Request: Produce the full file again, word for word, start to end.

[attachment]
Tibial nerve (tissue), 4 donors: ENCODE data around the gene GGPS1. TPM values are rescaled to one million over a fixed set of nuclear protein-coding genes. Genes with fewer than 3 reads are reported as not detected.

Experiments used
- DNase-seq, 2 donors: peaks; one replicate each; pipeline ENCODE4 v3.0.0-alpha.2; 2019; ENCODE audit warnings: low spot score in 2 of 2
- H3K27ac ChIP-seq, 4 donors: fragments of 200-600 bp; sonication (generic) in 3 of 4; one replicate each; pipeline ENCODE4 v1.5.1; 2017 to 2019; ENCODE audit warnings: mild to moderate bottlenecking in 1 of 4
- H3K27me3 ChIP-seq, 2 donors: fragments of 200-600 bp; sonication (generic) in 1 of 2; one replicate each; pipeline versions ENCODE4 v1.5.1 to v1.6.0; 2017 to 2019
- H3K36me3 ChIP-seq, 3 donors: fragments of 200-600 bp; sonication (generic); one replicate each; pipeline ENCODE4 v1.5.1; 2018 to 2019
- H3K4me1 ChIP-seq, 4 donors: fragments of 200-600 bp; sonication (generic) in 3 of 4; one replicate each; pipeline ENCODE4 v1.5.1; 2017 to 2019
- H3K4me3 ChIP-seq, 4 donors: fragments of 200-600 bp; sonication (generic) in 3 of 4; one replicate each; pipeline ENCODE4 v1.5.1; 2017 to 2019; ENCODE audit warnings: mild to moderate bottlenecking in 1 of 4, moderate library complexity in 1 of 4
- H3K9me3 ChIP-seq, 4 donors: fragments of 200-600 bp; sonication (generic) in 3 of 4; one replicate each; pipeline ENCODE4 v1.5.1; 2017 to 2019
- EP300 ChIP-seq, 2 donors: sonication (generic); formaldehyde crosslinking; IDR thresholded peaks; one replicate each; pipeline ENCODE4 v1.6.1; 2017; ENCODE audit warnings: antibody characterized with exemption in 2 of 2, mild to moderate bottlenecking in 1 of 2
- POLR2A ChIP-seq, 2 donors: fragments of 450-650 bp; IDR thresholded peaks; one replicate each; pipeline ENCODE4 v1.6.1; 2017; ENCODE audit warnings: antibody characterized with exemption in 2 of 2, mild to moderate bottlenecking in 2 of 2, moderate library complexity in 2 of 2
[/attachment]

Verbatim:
Tibial nerve (tissue), 4 donors: ENCODE data around the gene GGPS1. TPM values are rescaled to one million over a fixed set of nuclear protein-coding genes. Genes with fewer than 3 reads are reported as not detected.

Experiments used
- DNase-seq, 2 donors: peaks; one replicate each; pipeline ENCODE4 v3.0.0-alpha.2; 2019; ENCODE audit warnings: low spot score in 2 of 2
- H3K27ac ChIP-seq, 4 donors: fragments of 200-600 bp; sonication (generic) in 3 of 4; one replicate each; pipeline ENCODE4 v1.5.1; 2017 to 2019; ENCODE audit warnings: mild to moderate bottlenecking in 1 of 4
- H3K27me3 ChIP-seq, 2 donors: fragments of 200-600 bp; sonication (generic) in 1 of 2; one replicate each; pipeline versions ENCODE4 v1.5.1 to v1.6.0; 2017 to 2019
- H3K36me3 ChIP-seq, 3 donors: fragments of 200-600 bp; sonication (generic); one replicate each; pipeline ENCODE4 v1.5.1; 2018 to 2019
- H3K4me1 ChIP-seq, 4 donors: fragments of 200-600 bp; sonication (generic) in 3 of 4; one replicate each; pipeline ENCODE4 v1.5.1; 2017 to 2019
- H3K4me3 ChIP-seq, 4 donors: fragments of 200-600 bp; sonication (generic) in 3 of 4; one replicate each; pipeline ENCODE4 v1.5.1; 2017 to 2019; ENCODE audit warnings: mild to moderate bottlenecking in 1 of 4, moderate library complexity in 1 of 4
- H3K9me3 ChIP-seq, 4 donors: fragments of 200-600 bp; sonication (generic) in 3 of 4; one replicate each; pipeline ENCODE4 v1.5.1; 2017 to 2019
- EP300 ChIP-seq, 2 donors: sonication (generic); formaldehyde crosslinking; IDR thresholded peaks; one replicate each; pipeline ENCODE4 v1.6.1; 2017; ENCODE audit warnings: antibody characterized with exemption in 2 of 2, mild to moderate bottlenecking in 1 of 2
- POLR2A ChIP-seq, 2 donors: fragments of 450-650 bp; IDR thresholded peaks; one replicate each; pipeline ENCODE4 v1.6.1; 2017; ENCODE audit warnings: antibody characterized with exemption in 2 of 2, mild to moderate bottlenecking in 2 of 2, moderate library complexity in 2 of 2